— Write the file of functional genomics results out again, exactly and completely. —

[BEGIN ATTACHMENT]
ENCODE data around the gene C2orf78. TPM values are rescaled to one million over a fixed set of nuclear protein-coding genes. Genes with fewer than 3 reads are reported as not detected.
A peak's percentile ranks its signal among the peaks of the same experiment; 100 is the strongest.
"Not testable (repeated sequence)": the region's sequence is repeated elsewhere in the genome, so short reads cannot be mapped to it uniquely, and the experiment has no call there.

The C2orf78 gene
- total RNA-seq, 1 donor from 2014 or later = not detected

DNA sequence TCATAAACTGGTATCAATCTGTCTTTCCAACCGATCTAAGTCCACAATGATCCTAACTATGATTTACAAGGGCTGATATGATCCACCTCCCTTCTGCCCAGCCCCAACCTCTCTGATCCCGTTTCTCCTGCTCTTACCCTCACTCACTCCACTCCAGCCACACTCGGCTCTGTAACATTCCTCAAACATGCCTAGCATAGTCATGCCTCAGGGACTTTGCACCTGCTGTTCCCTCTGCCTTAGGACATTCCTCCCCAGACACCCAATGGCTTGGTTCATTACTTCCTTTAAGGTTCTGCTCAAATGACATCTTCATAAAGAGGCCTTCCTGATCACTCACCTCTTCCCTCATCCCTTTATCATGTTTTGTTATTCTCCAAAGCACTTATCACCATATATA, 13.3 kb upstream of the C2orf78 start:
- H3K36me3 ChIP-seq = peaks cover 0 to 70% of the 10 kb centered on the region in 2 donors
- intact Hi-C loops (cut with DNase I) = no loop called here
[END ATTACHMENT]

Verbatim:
ENCODE data around the gene C2orf78. TPM values are rescaled to one million over a fixed set of nuclear protein-coding genes. Genes with fewer than 3 reads are reported as not detected.
A peak's percentile ranks its signal among the peaks of the same experiment; 100 is the strongest.
"Not testable (repeated sequence)": the region's sequence is repeated elsewhere in the genome, so short reads cannot be mapped to it uniquely, and the experiment has no call there.

The C2orf78 gene
- total RNA-seq, 1 donor from 2014 or later = not detected

DNA sequence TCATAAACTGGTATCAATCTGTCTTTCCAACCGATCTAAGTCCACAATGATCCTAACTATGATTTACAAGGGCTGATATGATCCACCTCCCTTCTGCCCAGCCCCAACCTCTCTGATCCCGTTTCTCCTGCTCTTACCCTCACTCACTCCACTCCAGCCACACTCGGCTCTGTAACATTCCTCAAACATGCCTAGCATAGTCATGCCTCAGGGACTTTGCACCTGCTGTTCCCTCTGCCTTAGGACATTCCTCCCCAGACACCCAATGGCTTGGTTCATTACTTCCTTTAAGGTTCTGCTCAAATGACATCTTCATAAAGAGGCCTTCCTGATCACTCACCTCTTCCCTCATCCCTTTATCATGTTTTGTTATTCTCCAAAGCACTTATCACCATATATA, 13.3 kb upstream of the C2orf78 start:
- H3K36me3 ChIP-seq = peaks cover 0 to 70% of the 10 kb centered on the region in 2 donors
- intact Hi-C loops (cut with DNase I) = no loop called here